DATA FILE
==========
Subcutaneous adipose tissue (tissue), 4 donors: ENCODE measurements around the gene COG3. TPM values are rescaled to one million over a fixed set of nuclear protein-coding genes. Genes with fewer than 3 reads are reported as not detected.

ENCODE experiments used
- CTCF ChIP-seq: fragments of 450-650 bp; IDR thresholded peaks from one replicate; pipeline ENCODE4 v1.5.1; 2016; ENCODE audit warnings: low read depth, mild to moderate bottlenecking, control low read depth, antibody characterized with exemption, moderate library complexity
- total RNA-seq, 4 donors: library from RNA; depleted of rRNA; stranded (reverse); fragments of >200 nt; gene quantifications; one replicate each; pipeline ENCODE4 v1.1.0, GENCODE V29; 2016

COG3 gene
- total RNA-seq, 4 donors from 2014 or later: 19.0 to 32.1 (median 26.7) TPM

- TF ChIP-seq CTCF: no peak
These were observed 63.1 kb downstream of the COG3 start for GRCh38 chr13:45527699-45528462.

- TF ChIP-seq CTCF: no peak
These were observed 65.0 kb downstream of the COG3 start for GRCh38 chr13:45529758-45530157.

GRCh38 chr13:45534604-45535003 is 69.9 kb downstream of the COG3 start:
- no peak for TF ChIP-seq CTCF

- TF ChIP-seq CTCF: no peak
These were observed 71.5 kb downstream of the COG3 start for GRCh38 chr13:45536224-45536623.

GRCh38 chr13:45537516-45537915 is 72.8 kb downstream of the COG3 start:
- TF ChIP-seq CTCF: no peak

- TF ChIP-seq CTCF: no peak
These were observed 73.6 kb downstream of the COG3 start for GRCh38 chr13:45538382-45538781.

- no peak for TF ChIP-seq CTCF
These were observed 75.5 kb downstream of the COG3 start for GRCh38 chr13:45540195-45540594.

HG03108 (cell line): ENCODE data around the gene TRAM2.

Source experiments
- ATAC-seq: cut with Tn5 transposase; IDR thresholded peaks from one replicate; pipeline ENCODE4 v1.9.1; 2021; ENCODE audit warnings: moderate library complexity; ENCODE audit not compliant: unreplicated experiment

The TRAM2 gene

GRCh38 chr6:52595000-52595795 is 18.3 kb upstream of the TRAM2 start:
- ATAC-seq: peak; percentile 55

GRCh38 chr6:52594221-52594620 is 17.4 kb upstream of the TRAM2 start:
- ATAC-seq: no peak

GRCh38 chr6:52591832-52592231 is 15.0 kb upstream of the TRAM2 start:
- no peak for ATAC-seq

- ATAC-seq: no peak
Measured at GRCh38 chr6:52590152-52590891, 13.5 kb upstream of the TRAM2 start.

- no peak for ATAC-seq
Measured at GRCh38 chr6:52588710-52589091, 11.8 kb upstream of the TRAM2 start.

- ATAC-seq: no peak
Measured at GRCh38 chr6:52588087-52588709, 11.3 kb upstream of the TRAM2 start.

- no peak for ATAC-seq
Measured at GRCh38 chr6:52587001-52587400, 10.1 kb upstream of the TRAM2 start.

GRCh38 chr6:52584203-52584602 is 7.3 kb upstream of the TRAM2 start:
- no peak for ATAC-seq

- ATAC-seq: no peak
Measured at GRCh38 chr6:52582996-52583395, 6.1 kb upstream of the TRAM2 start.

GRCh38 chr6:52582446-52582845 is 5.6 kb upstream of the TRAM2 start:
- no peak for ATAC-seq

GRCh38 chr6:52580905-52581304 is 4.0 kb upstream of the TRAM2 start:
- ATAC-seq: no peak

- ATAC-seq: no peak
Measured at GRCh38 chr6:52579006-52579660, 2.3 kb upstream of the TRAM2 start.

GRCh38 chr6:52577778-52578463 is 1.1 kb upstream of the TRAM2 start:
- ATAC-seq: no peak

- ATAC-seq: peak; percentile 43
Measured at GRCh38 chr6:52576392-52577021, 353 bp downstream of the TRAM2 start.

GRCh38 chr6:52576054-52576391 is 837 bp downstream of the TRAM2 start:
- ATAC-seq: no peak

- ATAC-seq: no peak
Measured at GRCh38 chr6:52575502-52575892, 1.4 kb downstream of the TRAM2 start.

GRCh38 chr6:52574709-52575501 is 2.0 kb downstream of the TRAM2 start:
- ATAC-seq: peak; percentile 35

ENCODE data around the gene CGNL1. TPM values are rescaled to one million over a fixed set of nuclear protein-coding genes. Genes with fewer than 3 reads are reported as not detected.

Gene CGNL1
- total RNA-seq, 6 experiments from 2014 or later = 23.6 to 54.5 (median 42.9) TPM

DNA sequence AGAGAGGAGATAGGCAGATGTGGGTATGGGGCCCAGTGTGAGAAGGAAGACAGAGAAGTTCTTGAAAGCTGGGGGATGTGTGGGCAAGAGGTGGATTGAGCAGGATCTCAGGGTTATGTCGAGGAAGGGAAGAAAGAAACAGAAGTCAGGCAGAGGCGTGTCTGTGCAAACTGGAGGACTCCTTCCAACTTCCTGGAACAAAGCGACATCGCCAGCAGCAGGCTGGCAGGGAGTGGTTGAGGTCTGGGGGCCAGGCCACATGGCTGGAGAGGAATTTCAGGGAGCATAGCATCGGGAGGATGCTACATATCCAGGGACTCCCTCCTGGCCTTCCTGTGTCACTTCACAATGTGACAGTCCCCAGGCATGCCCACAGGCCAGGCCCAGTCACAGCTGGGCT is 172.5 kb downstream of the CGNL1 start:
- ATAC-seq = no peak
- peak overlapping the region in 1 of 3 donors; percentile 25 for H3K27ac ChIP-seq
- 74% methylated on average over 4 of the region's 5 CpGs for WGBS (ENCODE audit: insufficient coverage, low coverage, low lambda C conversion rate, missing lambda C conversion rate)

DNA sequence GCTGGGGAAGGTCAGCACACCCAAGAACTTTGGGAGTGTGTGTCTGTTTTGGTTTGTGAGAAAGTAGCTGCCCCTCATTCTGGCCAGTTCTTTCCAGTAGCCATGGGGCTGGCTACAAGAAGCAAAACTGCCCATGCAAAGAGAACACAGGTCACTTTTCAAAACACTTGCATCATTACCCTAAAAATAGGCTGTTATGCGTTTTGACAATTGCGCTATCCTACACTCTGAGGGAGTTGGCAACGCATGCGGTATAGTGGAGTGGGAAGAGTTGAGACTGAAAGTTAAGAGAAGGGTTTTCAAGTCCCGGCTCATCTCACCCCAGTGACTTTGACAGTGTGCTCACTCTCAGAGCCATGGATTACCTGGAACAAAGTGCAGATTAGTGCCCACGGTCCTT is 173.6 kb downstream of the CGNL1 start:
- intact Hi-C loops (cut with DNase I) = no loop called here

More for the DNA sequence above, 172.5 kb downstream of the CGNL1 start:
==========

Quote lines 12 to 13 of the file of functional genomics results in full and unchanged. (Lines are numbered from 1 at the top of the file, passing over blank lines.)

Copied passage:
- no peak for TF ChIP-seq CTCF

- TF ChIP-seq CTCF: no peak